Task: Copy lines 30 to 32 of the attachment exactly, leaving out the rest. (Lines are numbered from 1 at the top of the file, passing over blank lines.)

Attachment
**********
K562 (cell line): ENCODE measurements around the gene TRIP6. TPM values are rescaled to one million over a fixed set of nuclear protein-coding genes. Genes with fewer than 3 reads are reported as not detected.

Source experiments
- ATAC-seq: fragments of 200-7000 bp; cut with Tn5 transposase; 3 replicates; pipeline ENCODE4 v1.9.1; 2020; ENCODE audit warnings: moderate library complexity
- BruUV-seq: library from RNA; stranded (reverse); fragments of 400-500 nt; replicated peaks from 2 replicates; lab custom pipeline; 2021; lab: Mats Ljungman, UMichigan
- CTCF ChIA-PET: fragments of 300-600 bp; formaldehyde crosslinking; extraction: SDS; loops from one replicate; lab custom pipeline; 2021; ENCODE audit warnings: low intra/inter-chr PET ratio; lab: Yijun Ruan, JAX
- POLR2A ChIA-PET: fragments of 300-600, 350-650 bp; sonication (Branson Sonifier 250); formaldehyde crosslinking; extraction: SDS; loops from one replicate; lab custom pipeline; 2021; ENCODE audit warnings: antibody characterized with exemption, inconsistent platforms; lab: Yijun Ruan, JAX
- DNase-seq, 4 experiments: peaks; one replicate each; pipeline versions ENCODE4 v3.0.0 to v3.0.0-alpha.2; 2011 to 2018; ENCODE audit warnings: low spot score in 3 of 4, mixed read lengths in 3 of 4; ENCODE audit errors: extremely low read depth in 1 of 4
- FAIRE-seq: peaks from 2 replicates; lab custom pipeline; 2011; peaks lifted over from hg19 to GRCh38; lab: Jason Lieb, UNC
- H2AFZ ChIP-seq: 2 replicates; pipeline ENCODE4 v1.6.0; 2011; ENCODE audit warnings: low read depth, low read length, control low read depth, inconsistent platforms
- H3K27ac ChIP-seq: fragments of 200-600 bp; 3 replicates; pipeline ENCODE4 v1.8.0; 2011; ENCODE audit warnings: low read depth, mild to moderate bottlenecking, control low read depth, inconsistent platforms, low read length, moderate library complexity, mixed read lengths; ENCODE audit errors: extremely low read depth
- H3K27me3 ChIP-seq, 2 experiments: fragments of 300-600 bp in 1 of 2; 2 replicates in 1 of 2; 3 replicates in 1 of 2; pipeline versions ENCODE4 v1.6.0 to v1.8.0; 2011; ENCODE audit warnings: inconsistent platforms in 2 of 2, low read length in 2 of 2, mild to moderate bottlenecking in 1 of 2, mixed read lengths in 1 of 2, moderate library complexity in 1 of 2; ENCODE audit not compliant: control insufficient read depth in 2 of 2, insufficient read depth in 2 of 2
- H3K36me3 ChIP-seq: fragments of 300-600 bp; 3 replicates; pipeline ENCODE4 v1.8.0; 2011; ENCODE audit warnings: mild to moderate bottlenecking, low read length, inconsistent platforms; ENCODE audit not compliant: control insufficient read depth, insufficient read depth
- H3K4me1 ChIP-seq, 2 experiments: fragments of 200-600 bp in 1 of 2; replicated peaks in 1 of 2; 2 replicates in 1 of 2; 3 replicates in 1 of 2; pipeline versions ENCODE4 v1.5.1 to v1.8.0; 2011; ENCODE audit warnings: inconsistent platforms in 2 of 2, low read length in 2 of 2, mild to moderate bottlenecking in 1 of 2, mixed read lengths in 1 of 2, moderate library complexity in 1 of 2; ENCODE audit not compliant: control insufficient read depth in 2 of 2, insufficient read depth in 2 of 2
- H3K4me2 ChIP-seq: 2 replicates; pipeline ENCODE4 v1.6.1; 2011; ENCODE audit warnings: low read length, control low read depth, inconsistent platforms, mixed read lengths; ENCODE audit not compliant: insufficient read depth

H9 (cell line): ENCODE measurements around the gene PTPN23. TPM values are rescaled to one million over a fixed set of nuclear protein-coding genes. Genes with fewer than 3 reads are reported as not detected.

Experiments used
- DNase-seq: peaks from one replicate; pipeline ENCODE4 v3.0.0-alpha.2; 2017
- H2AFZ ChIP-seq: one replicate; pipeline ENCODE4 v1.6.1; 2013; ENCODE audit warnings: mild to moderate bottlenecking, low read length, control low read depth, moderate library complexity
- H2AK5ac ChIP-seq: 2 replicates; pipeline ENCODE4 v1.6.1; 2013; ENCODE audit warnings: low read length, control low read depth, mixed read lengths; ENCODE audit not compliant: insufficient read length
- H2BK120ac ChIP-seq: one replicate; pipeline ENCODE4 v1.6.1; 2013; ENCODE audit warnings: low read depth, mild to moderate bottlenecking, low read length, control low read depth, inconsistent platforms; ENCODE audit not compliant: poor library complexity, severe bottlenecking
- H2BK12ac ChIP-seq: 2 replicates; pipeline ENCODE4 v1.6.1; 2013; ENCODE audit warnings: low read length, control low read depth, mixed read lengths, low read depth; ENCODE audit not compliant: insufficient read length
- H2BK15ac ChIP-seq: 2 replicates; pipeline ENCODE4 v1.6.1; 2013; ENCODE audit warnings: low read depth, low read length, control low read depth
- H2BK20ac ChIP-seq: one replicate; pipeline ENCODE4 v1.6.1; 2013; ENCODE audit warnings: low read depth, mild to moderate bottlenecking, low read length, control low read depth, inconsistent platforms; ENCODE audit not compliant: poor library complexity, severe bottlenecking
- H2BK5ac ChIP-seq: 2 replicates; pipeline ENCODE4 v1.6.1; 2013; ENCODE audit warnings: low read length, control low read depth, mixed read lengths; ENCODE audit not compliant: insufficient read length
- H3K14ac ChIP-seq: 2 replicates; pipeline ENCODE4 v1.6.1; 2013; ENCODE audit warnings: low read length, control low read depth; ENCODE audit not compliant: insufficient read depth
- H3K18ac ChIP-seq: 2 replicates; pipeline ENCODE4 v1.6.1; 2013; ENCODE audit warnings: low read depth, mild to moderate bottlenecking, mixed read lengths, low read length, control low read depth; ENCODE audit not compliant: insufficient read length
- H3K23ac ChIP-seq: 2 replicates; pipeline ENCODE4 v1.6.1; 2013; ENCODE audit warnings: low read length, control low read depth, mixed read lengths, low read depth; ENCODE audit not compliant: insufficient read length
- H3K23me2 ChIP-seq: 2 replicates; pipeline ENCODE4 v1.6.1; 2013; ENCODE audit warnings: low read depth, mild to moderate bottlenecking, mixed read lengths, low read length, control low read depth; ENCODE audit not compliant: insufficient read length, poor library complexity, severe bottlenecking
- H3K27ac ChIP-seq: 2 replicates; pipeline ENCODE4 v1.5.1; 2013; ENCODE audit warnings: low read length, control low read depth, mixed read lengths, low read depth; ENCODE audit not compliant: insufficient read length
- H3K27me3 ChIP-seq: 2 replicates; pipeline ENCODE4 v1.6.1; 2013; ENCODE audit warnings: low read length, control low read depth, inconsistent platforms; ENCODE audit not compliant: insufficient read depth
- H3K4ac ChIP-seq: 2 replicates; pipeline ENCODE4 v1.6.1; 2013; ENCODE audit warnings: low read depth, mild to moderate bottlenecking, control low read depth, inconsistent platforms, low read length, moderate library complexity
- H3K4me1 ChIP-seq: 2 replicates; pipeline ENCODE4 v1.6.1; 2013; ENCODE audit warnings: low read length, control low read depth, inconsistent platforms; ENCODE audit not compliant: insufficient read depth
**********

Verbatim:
- H3K27me3 ChIP-seq: 2 replicates; pipeline ENCODE4 v1.6.1; 2013; ENCODE audit warnings: low read length, control low read depth, inconsistent platforms; ENCODE audit not compliant: insufficient read depth
- H3K4ac ChIP-seq: 2 replicates; pipeline ENCODE4 v1.6.1; 2013; ENCODE audit warnings: low read depth, mild to moderate bottlenecking, control low read depth, inconsistent platforms, low read length, moderate library complexity
- H3K4me1 ChIP-seq: 2 replicates; pipeline ENCODE4 v1.6.1; 2013; ENCODE audit warnings: low read length, control low read depth, inconsistent platforms; ENCODE audit not compliant: insufficient read depth